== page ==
1 week Ago

 

More reinforcements!

Published by Marco on in Encodo News (en)

We are happy to welcome Fabrizio Niedda to our team! We are still searching for even more Encodo team members; see our jobs page for more information (available only in German).

 

Weitere Verstärkung!

Published by Marco on in Encodo News (de)

Wir freuen uns darüber, Fabrizio Niedda in unserem Team begrüssen zu dürfen! Wir sind jedoch weiterhin auf der Suche nach Verstärkung; mehr Informationen dazu gibt es hier.

 

2 weeks Ago

 

An introduction to PowerShell

Published by Marco on in Tips and Tricks

On Wednesday, August 27th, Tymon gave the rest of Encodo[1] a great introduction to PowerShell. I’ve attached the presentation but a lot of the content was in demonstrations on the command-line.

  1. Download the presentation
  2. Unzip to a local folder
  3. Open index.html in a modern web browser (Chrome/Opera/Firefox work the best; IE has some rendering issues)

We learned a few very interesting things:

  • PowerShell is pre-installed on every modern Windows computer
  • You can PowerShell to other machines... [More]
 

3 weeks Ago

 

ASP.Net MVC Areas

Published by Marc on in .NET/C#

After some initial skepticism regarding Areas, I now use them more and more when building new Web-Applications using ASP.Net MVC. Therefore, I decided to cover some of my thoughts and experiences in a blog post so others may get some inspiration out of it.

Before we start, here’s a link to a general introduction to the area feature of MVC. Check out this article if you are not yet familiar with Areas.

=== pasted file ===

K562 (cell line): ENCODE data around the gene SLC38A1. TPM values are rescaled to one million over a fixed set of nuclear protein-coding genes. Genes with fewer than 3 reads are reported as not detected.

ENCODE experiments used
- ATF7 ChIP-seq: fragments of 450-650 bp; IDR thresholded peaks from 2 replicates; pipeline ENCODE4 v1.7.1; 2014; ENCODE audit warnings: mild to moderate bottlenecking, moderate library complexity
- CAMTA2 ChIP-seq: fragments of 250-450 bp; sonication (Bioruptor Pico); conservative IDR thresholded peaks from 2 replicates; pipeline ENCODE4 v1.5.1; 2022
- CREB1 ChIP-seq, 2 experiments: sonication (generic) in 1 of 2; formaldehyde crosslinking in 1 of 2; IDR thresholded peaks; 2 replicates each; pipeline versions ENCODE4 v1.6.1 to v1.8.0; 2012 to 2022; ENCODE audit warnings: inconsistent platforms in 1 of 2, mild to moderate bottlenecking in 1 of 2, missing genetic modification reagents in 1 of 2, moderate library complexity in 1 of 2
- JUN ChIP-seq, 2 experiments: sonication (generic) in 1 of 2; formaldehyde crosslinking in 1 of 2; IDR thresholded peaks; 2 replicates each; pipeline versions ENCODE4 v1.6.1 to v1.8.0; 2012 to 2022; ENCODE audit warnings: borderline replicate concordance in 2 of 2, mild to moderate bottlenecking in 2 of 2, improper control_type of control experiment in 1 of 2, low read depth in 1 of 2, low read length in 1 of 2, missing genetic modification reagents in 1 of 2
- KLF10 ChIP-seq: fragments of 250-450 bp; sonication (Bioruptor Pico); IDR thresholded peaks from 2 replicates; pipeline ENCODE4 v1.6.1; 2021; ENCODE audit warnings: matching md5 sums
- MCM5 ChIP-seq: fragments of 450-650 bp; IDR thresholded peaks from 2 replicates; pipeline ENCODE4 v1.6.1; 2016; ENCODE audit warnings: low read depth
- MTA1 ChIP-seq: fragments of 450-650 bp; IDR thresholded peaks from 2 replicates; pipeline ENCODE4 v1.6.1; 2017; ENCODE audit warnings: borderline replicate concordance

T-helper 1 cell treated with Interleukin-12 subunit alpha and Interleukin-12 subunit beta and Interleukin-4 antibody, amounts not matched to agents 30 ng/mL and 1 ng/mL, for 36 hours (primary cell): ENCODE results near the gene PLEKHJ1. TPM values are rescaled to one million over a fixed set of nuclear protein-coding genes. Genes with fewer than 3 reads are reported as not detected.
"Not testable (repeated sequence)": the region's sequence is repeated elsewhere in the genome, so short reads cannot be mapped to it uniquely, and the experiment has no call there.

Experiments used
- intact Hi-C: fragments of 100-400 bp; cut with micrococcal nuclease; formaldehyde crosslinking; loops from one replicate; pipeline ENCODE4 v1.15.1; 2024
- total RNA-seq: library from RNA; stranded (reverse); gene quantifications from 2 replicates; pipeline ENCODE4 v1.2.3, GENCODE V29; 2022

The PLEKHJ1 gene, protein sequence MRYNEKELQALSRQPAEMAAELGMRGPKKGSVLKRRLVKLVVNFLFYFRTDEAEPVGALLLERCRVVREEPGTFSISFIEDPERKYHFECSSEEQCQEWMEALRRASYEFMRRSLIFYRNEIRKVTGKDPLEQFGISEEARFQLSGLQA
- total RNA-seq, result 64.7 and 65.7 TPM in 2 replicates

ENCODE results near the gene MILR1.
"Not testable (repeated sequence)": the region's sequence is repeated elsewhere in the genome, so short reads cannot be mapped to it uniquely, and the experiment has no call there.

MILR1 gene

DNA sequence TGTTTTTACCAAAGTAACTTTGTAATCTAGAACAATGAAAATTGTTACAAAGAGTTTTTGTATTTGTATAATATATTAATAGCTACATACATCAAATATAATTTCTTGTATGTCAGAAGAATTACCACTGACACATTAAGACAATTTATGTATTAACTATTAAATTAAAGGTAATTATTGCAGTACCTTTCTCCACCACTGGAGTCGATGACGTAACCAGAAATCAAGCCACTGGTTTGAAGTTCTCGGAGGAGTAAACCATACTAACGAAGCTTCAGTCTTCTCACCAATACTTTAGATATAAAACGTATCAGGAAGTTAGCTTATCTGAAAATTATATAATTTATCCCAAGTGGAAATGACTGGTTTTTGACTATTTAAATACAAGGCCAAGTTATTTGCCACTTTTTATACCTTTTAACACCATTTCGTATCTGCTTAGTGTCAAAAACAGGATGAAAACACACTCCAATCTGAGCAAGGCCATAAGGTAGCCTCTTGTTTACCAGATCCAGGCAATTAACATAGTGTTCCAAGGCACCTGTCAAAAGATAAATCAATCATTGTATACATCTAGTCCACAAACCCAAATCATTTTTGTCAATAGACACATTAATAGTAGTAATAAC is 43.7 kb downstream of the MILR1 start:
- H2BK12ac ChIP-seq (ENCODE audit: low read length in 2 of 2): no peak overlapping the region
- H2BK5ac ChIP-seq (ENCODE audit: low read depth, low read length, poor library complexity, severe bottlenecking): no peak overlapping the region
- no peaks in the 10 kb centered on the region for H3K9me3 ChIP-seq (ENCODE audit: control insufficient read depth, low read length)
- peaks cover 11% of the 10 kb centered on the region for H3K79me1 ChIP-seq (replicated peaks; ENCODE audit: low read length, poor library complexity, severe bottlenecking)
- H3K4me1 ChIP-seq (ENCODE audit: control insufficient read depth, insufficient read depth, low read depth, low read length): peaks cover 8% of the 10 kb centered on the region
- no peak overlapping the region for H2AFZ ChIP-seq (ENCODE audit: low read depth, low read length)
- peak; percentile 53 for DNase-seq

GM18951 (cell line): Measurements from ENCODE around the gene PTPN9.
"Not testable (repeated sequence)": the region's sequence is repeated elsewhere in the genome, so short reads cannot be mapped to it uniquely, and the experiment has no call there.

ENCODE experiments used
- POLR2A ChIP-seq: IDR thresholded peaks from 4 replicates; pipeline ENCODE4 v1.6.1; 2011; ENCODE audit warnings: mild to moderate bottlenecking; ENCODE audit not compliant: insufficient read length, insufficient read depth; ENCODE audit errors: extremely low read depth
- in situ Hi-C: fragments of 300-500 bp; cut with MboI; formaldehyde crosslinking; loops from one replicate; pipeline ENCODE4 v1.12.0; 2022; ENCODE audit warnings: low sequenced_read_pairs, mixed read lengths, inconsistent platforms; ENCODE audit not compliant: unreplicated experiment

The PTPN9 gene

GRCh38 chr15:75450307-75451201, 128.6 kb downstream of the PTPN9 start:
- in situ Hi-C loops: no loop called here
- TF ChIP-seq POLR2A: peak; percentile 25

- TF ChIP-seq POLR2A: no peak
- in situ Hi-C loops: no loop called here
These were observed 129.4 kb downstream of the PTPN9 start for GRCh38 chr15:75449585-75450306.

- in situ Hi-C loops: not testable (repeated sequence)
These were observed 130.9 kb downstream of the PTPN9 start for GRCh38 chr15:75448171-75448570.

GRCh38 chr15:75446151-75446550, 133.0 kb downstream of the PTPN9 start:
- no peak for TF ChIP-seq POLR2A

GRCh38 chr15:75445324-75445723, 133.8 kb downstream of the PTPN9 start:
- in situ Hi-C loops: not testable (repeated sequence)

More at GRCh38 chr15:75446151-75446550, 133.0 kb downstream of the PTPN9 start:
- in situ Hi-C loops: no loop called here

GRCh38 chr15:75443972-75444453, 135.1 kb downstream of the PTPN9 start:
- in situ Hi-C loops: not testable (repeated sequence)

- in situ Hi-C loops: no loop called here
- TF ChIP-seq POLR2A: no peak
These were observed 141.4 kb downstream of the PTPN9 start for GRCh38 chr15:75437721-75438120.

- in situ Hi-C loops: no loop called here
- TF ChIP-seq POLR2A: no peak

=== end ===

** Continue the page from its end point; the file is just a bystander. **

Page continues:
Furthermore, this topic is based on MVC 5 and C# 4 but may also apply to older versions too... [More]

 

1 month Ago

 

Is Encodo a .NET/C# company?

Published by Marco on in Technology

Encodo has never been about maintaining or establishing a monoculture in either operating system, programming language or IDE. Pragmatism drives our technology and environment choices.[1]

Choosing technology

Each project we work on has different requirements and we choose the tools and technologies that fit best. A good fit involves considering:

  • What exists in the project already?
  • How much work needs to be done?
  • What future directions could the project take?
  • How maintainable is the... [More]
 

2 months Ago

 

Should you return null or an empty list?

Published by Marco on in .NET/C#

I’ve seen a bunch of articles addressing this topic of late, so I’ve decided to weigh in.

The reason we frown on returning null from a method that returns a list or sequence is that we want to be able to freely use these sequences or lists with in a functional manner.